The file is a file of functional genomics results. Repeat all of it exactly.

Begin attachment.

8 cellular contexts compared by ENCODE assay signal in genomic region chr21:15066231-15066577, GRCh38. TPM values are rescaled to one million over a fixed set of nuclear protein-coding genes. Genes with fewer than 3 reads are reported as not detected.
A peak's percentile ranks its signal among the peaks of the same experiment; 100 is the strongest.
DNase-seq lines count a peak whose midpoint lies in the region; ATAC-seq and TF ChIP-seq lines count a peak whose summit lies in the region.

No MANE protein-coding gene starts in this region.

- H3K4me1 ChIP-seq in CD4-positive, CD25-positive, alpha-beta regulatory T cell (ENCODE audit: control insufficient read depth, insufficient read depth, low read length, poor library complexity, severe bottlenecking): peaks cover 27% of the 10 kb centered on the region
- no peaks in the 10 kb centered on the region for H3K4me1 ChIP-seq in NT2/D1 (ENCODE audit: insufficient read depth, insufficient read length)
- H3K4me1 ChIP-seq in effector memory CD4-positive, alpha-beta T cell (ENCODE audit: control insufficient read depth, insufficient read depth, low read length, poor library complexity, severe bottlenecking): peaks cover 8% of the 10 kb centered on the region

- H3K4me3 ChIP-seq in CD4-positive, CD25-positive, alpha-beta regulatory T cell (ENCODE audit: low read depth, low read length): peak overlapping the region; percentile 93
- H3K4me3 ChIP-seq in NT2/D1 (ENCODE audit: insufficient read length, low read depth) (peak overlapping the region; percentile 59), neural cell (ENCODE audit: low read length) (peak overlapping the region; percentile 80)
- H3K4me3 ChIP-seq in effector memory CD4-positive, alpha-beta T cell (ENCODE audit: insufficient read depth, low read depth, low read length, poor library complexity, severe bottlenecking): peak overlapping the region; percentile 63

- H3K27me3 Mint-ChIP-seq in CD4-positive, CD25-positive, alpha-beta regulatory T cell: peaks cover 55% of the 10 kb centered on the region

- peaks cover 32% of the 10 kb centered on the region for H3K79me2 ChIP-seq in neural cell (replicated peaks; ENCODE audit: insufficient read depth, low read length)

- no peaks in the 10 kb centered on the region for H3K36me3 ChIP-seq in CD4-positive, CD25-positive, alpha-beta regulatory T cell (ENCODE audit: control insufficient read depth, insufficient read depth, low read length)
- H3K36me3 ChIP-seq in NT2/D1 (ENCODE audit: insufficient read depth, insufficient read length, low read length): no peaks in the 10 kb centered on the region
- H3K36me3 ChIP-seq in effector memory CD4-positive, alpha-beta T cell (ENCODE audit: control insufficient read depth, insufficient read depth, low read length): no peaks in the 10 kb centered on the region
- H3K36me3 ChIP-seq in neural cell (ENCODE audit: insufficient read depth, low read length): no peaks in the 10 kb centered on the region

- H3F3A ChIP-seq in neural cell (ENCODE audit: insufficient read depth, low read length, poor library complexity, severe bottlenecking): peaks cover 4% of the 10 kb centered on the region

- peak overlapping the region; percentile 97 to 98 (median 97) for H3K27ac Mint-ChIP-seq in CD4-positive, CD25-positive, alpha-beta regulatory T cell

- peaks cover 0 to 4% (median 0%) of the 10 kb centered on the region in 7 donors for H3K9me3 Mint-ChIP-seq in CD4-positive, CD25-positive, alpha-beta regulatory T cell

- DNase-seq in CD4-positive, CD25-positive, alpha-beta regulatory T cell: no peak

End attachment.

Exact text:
8 cellular contexts compared by ENCODE assay signal in genomic region chr21:15066231-15066577, GRCh38. TPM values are rescaled to one million over a fixed set of nuclear protein-coding genes. Genes with fewer than 3 reads are reported as not detected.
A peak's percentile ranks its signal among the peaks of the same experiment; 100 is the strongest.
DNase-seq lines count a peak whose midpoint lies in the region; ATAC-seq and TF ChIP-seq lines count a peak whose summit lies in the region.

No MANE protein-coding gene starts in this region.

- H3K4me1 ChIP-seq in CD4-positive, CD25-positive, alpha-beta regulatory T cell (ENCODE audit: control insufficient read depth, insufficient read depth, low read length, poor library complexity, severe bottlenecking): peaks cover 27% of the 10 kb centered on the region
- no peaks in the 10 kb centered on the region for H3K4me1 ChIP-seq in NT2/D1 (ENCODE audit: insufficient read depth, insufficient read length)
- H3K4me1 ChIP-seq in effector memory CD4-positive, alpha-beta T cell (ENCODE audit: control insufficient read depth, insufficient read depth, low read length, poor library complexity, severe bottlenecking): peaks cover 8% of the 10 kb centered on the region

- H3K4me3 ChIP-seq in CD4-positive, CD25-positive, alpha-beta regulatory T cell (ENCODE audit: low read depth, low read length): peak overlapping the region; percentile 93
- H3K4me3 ChIP-seq in NT2/D1 (ENCODE audit: insufficient read length, low read depth) (peak overlapping the region; percentile 59), neural cell (ENCODE audit: low read length) (peak overlapping the region; percentile 80)
- H3K4me3 ChIP-seq in effector memory CD4-positive, alpha-beta T cell (ENCODE audit: insufficient read depth, low read depth, low read length, poor library complexity, severe bottlenecking): peak overlapping the region; percentile 63

- H3K27me3 Mint-ChIP-seq in CD4-positive, CD25-positive, alpha-beta regulatory T cell: peaks cover 55% of the 10 kb centered on the region

- peaks cover 32% of the 10 kb centered on the region for H3K79me2 ChIP-seq in neural cell (replicated peaks; ENCODE audit: insufficient read depth, low read length)

- no peaks in the 10 kb centered on the region for H3K36me3 ChIP-seq in CD4-positive, CD25-positive, alpha-beta regulatory T cell (ENCODE audit: control insufficient read depth, insufficient read depth, low read length)
- H3K36me3 ChIP-seq in NT2/D1 (ENCODE audit: insufficient read depth, insufficient read length, low read length): no peaks in the 10 kb centered on the region
- H3K36me3 ChIP-seq in effector memory CD4-positive, alpha-beta T cell (ENCODE audit: control insufficient read depth, insufficient read depth, low read length): no peaks in the 10 kb centered on the region
- H3K36me3 ChIP-seq in neural cell (ENCODE audit: insufficient read depth, low read length): no peaks in the 10 kb centered on the region

- H3F3A ChIP-seq in neural cell (ENCODE audit: insufficient read depth, low read length, poor library complexity, severe bottlenecking): peaks cover 4% of the 10 kb centered on the region

- peak overlapping the region; percentile 97 to 98 (median 97) for H3K27ac Mint-ChIP-seq in CD4-positive, CD25-positive, alpha-beta regulatory T cell

- peaks cover 0 to 4% (median 0%) of the 10 kb centered on the region in 7 donors for H3K9me3 Mint-ChIP-seq in CD4-positive, CD25-positive, alpha-beta regulatory T cell

- DNase-seq in CD4-positive, CD25-positive, alpha-beta regulatory T cell: no peak